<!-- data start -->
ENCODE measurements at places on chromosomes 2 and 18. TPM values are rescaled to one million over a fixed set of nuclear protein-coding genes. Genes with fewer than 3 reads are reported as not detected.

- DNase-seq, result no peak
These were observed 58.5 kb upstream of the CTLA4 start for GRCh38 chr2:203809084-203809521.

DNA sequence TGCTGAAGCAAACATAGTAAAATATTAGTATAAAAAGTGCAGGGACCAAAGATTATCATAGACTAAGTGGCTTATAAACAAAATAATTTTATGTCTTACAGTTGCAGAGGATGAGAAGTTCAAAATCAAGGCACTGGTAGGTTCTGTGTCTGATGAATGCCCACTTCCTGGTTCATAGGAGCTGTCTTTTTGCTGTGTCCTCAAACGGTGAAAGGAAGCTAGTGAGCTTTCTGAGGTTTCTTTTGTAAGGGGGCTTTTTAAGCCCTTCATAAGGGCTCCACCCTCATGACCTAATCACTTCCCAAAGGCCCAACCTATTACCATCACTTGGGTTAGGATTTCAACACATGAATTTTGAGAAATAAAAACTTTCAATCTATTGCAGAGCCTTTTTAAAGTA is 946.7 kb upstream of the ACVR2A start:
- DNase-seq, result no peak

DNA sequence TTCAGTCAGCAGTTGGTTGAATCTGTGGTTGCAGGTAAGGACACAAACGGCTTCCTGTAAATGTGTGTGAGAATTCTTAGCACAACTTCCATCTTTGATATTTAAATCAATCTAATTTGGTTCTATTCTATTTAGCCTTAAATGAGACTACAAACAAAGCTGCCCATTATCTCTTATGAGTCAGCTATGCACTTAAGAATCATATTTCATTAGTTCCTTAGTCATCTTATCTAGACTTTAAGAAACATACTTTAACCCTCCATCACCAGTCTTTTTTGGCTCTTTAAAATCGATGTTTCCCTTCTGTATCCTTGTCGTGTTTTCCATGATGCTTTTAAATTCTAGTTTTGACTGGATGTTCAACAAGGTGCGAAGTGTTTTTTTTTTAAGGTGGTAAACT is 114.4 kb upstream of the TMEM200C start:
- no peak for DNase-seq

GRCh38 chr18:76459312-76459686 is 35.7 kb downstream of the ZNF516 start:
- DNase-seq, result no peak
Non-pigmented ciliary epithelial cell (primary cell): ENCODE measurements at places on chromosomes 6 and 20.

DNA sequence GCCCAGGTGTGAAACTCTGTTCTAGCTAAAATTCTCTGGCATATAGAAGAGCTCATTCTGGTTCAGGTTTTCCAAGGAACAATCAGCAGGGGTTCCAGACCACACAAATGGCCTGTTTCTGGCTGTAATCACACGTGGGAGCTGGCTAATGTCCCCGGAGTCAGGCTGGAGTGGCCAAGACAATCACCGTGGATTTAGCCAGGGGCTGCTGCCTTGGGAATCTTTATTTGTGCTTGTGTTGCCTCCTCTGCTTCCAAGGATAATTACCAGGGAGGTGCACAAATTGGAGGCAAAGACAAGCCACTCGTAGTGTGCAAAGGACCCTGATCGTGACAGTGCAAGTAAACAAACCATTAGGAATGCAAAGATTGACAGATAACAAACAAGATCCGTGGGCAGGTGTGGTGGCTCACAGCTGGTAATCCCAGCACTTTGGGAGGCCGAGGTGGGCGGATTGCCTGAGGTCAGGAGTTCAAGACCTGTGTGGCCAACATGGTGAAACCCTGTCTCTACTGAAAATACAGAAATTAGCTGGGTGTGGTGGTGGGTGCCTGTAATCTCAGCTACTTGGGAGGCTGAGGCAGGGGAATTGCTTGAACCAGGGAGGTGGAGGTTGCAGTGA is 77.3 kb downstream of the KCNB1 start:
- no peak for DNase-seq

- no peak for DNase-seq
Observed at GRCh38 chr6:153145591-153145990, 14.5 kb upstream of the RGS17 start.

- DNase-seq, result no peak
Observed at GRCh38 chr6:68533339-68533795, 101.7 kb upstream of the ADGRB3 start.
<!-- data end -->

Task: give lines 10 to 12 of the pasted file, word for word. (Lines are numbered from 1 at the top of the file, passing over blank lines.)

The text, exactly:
Non-pigmented ciliary epithelial cell (primary cell): ENCODE measurements at places on chromosomes 6 and 20.

DNA sequence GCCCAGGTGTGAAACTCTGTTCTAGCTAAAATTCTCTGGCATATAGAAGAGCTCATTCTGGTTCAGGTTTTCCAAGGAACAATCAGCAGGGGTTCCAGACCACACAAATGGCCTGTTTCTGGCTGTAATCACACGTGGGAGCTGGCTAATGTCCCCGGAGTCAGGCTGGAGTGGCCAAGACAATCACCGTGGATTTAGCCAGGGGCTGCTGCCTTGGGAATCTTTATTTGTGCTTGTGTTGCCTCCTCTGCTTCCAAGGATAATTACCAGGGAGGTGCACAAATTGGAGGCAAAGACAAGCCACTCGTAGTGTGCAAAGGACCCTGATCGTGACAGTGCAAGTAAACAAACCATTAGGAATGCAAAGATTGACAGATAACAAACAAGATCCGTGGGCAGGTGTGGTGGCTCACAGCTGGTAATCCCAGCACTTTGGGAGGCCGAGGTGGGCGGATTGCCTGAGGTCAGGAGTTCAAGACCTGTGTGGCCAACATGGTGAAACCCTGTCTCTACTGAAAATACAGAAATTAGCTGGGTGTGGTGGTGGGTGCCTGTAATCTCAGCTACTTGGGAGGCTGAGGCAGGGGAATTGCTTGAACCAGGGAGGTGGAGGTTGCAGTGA is 77.3 kb downstream of the KCNB1 start:
- no peak for DNase-seq